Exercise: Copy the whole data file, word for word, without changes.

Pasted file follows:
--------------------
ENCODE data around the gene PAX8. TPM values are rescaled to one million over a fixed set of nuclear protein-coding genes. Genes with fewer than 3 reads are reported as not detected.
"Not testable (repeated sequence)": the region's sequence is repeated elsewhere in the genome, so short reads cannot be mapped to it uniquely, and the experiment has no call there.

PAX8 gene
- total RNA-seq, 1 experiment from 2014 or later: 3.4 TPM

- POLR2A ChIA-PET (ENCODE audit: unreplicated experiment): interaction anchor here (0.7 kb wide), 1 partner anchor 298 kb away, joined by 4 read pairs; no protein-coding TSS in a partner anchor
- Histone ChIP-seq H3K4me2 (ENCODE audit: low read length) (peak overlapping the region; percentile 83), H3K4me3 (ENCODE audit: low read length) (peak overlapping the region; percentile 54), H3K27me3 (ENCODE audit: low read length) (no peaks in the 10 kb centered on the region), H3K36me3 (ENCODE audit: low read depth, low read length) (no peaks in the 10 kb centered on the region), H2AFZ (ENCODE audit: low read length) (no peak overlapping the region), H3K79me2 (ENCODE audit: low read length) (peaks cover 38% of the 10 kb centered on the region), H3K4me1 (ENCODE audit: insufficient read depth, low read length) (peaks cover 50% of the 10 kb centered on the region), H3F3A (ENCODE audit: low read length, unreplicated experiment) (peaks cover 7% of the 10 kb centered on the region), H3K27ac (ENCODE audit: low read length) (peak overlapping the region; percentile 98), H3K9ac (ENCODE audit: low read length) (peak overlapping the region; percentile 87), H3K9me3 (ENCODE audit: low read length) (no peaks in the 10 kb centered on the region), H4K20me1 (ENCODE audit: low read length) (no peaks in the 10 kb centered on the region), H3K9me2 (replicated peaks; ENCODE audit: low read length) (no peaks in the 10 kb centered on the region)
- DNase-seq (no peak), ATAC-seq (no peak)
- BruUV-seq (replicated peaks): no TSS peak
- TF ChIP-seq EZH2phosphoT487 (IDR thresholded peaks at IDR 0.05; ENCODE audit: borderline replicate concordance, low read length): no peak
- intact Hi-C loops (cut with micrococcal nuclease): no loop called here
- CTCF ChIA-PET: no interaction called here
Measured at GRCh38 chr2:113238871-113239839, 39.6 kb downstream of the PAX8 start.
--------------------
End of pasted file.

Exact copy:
ENCODE data around the gene PAX8. TPM values are rescaled to one million over a fixed set of nuclear protein-coding genes. Genes with fewer than 3 reads are reported as not detected.
"Not testable (repeated sequence)": the region's sequence is repeated elsewhere in the genome, so short reads cannot be mapped to it uniquely, and the experiment has no call there.

PAX8 gene
- total RNA-seq, 1 experiment from 2014 or later: 3.4 TPM

- POLR2A ChIA-PET (ENCODE audit: unreplicated experiment): interaction anchor here (0.7 kb wide), 1 partner anchor 298 kb away, joined by 4 read pairs; no protein-coding TSS in a partner anchor
- Histone ChIP-seq H3K4me2 (ENCODE audit: low read length) (peak overlapping the region; percentile 83), H3K4me3 (ENCODE audit: low read length) (peak overlapping the region; percentile 54), H3K27me3 (ENCODE audit: low read length) (no peaks in the 10 kb centered on the region), H3K36me3 (ENCODE audit: low read depth, low read length) (no peaks in the 10 kb centered on the region), H2AFZ (ENCODE audit: low read length) (no peak overlapping the region), H3K79me2 (ENCODE audit: low read length) (peaks cover 38% of the 10 kb centered on the region), H3K4me1 (ENCODE audit: insufficient read depth, low read length) (peaks cover 50% of the 10 kb centered on the region), H3F3A (ENCODE audit: low read length, unreplicated experiment) (peaks cover 7% of the 10 kb centered on the region), H3K27ac (ENCODE audit: low read length) (peak overlapping the region; percentile 98), H3K9ac (ENCODE audit: low read length) (peak overlapping the region; percentile 87), H3K9me3 (ENCODE audit: low read length) (no peaks in the 10 kb centered on the region), H4K20me1 (ENCODE audit: low read length) (no peaks in the 10 kb centered on the region), H3K9me2 (replicated peaks; ENCODE audit: low read length) (no peaks in the 10 kb centered on the region)
- DNase-seq (no peak), ATAC-seq (no peak)
- BruUV-seq (replicated peaks): no TSS peak
- TF ChIP-seq EZH2phosphoT487 (IDR thresholded peaks at IDR 0.05; ENCODE audit: borderline replicate concordance, low read length): no peak
- intact Hi-C loops (cut with micrococcal nuclease): no loop called here
- CTCF ChIA-PET: no interaction called here
Measured at GRCh38 chr2:113238871-113239839, 39.6 kb downstream of the PAX8 start.